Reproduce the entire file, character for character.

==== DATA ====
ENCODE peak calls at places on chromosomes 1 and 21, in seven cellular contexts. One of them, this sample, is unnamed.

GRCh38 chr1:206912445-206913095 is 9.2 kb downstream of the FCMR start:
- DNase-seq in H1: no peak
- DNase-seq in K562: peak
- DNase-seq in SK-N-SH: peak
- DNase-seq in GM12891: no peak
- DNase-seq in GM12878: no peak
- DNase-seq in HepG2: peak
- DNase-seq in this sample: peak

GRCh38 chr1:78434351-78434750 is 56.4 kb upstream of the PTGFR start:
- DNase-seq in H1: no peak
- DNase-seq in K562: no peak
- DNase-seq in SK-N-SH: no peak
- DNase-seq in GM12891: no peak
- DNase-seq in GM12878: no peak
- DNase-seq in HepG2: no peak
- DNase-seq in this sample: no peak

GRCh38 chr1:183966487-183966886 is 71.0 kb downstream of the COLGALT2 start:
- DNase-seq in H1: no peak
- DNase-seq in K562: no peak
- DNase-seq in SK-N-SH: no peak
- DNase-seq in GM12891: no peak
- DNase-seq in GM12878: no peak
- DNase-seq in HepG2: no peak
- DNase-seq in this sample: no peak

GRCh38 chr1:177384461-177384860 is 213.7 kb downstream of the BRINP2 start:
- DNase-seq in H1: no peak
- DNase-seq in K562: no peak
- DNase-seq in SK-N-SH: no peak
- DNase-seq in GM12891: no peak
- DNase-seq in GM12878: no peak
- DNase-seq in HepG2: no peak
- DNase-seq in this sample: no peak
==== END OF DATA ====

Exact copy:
ENCODE peak calls at places on chromosomes 1 and 21, in seven cellular contexts. One of them, this sample, is unnamed.

GRCh38 chr1:206912445-206913095 is 9.2 kb downstream of the FCMR start:
- DNase-seq in H1: no peak
- DNase-seq in K562: peak
- DNase-seq in SK-N-SH: peak
- DNase-seq in GM12891: no peak
- DNase-seq in GM12878: no peak
- DNase-seq in HepG2: peak
- DNase-seq in this sample: peak

GRCh38 chr1:78434351-78434750 is 56.4 kb upstream of the PTGFR start:
- DNase-seq in H1: no peak
- DNase-seq in K562: no peak
- DNase-seq in SK-N-SH: no peak
- DNase-seq in GM12891: no peak
- DNase-seq in GM12878: no peak
- DNase-seq in HepG2: no peak
- DNase-seq in this sample: no peak

GRCh38 chr1:183966487-183966886 is 71.0 kb downstream of the COLGALT2 start:
- DNase-seq in H1: no peak
- DNase-seq in K562: no peak
- DNase-seq in SK-N-SH: no peak
- DNase-seq in GM12891: no peak
- DNase-seq in GM12878: no peak
- DNase-seq in HepG2: no peak
- DNase-seq in this sample: no peak

GRCh38 chr1:177384461-177384860 is 213.7 kb downstream of the BRINP2 start:
- DNase-seq in H1: no peak
- DNase-seq in K562: no peak
- DNase-seq in SK-N-SH: no peak
- DNase-seq in GM12891: no peak
- DNase-seq in GM12878: no peak
- DNase-seq in HepG2: no peak
- DNase-seq in this sample: no peak